Tuesday, April 20, 2010

Cane toads, the slow invasion of Australia

Predator species have been introduced by humans in new environment since centuries. Sometimes purposely like in the case of rodent control, or sometimes accidentally. In either case, the introduction of another species is never good for the environment as it always has negative and serious consequences on native/endemic species and ecosystem balance. For example, humans have introduced Polynesian rats in the islands of Hawaii in order to control insect damage on local agriculture. Unfortunately the rat population grew far too much and when it began harming the environment, humans (them again!) introduced the Indian mongoose (Herpestes auropunctatus) to eat the rats. However, a new issue rose: Mongoose preferred feeding on bird eggs! As a consequence, the Hawaiian goose came close to extinction and rats kept on damaging sugar cane plantations.

This was in 1883, but we still haven't learned the lesson and find ourselves repeating the errors of the past. This is the story of the cane toads of Australia. Originally from Central and South America, the cane toads were introduced in Australia in the 1930's in order to control the invasion of beetles damaging here again sugar cane plantations. The population of cane toads grew exponentially and spread across most of Queensland and now reaching Darwin in the Northern Territory as well as the north of New South Wales. Not only damaging local ecosystems, cane toads have a toxic gland on their back that they use as defense when attacked. Local animals such as snakes and crocodiles feed on other amphibians and die when attacking cane toads.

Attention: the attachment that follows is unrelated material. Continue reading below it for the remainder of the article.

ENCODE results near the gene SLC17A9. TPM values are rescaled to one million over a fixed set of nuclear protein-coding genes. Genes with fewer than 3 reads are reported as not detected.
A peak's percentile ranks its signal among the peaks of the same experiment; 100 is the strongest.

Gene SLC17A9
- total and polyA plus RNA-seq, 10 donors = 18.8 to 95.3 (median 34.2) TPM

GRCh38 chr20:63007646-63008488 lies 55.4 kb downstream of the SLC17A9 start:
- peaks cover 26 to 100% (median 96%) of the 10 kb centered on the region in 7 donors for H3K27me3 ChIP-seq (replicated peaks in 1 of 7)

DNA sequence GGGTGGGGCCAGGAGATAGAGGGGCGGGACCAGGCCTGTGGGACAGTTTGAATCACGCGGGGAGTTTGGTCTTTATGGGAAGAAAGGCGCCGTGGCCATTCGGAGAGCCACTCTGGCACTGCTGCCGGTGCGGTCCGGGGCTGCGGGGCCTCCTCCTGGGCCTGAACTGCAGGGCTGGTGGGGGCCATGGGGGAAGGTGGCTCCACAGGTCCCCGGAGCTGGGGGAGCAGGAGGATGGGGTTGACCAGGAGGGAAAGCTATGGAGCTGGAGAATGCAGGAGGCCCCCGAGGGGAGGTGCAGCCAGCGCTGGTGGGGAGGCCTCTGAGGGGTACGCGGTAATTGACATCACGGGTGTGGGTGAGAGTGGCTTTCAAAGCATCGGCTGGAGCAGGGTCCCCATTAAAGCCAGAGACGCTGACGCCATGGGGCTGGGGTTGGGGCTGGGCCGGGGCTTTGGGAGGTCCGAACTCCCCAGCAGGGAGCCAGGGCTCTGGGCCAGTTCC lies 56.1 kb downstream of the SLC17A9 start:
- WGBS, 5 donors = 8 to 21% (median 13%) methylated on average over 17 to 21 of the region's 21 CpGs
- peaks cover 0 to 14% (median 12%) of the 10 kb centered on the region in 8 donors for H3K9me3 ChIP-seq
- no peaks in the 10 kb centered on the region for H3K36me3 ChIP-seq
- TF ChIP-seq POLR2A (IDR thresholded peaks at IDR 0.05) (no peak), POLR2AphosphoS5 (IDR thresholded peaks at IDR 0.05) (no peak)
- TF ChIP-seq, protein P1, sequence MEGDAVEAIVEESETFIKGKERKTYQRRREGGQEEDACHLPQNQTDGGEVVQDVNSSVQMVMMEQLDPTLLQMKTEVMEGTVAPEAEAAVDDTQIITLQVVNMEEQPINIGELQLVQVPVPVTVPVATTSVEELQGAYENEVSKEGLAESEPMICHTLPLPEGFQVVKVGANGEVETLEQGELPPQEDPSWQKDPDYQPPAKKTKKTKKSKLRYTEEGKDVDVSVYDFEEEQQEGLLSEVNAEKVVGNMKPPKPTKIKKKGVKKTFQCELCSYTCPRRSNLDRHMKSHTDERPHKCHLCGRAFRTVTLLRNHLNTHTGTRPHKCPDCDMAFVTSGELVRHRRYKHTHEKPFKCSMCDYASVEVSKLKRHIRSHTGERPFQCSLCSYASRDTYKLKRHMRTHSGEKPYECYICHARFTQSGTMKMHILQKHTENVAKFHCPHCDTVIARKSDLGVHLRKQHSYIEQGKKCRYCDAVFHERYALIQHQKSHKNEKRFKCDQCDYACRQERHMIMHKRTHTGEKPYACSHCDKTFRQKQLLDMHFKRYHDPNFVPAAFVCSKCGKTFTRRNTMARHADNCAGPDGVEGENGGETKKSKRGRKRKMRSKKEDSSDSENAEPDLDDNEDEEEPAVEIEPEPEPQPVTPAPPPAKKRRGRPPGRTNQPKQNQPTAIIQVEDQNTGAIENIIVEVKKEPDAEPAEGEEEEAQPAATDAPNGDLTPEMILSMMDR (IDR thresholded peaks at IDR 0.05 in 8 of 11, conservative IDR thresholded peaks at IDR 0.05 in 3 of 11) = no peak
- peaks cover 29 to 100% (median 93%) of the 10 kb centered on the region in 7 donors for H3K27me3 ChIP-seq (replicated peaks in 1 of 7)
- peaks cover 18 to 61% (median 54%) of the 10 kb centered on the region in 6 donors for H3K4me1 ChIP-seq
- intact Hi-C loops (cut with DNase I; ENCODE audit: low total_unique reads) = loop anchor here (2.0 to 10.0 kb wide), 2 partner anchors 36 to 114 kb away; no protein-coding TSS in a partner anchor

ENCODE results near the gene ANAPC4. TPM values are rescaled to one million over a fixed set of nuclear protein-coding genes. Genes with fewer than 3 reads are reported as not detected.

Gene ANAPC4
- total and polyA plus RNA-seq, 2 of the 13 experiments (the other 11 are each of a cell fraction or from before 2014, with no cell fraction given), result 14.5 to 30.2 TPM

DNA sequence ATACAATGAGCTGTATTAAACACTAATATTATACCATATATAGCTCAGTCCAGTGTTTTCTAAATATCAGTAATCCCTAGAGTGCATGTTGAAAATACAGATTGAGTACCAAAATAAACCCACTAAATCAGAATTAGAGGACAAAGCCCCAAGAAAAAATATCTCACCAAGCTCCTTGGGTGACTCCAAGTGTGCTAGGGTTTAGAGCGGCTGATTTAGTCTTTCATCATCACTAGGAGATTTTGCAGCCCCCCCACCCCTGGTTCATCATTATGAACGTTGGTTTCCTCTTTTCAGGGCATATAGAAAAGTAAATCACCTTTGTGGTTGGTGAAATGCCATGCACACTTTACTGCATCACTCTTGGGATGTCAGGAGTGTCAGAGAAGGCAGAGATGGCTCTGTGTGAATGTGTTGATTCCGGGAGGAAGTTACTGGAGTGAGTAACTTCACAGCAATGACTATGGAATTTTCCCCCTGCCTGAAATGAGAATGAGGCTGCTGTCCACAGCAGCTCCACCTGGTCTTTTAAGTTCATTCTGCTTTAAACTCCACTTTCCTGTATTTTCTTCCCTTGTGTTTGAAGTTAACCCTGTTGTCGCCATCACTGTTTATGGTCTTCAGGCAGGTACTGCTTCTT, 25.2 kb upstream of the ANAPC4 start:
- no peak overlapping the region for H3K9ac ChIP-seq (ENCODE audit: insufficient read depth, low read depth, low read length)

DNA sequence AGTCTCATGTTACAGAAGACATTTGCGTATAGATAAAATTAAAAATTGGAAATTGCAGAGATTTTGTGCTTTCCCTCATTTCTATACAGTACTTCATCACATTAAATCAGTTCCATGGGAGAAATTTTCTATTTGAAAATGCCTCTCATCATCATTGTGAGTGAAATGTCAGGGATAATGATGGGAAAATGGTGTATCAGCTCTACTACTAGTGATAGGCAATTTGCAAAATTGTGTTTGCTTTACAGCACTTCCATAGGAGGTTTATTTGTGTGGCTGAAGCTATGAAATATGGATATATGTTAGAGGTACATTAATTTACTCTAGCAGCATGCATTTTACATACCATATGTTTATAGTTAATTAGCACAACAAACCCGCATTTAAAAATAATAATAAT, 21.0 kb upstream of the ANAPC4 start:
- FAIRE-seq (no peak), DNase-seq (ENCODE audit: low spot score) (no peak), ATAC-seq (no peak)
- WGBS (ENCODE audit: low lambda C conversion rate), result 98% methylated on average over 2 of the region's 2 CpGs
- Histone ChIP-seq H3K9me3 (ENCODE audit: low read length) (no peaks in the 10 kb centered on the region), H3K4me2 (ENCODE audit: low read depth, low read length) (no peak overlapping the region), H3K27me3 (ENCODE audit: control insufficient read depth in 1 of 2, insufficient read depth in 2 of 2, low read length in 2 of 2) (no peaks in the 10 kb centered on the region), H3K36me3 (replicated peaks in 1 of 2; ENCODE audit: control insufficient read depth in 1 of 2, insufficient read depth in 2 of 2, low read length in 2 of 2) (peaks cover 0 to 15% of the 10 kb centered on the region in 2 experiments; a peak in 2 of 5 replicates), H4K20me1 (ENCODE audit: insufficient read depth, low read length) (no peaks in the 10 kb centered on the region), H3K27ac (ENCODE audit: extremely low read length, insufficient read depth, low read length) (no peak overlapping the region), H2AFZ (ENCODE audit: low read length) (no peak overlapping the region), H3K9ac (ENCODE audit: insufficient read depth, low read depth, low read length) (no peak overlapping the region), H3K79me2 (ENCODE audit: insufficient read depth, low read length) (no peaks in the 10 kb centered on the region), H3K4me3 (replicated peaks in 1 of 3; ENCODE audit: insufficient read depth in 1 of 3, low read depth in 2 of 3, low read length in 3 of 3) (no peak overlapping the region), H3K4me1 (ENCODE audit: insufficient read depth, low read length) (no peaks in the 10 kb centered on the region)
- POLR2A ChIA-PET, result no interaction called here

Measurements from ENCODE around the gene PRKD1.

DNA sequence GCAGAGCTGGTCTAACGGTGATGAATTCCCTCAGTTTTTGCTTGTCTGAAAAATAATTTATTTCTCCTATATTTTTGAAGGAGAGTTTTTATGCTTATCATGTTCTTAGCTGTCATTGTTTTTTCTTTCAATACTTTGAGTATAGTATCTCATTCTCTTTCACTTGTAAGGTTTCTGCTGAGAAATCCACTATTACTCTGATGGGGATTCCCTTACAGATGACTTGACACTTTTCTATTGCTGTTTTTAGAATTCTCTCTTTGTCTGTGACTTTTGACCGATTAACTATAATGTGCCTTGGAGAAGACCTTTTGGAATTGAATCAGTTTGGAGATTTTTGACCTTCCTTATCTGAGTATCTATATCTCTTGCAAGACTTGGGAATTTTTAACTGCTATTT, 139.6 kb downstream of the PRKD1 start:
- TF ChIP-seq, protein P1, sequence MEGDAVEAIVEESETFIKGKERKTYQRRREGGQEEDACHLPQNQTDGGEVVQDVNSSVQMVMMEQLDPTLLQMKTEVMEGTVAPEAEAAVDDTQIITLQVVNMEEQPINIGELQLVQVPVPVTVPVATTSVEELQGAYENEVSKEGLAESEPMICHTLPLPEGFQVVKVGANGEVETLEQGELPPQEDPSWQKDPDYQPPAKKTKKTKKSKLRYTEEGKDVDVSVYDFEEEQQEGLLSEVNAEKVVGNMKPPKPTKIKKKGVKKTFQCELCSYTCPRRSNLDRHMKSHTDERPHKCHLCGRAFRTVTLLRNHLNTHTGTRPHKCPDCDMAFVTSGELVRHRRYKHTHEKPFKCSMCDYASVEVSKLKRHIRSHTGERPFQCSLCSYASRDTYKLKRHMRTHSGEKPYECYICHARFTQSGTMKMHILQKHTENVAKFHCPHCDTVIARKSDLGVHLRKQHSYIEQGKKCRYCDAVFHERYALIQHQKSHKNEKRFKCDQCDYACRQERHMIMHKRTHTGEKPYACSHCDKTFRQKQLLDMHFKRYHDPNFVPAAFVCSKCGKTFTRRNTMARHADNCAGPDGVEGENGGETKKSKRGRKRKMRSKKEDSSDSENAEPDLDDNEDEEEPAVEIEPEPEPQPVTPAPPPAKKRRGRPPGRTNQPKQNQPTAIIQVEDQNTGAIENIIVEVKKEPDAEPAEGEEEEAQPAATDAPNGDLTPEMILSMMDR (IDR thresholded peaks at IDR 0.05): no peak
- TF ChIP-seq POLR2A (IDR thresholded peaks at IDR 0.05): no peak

From 62,000 toadlets introduced in 1937, the Australian population is now estimated to over 300 million toads. Sadly enough, the cane toads never solved the beetle issue as plantations did not offer the right shelter for these toads during the day...

Below is a very interesting 5-part documentary entitled "Cane Toads, an UnNatural History". Enjoy

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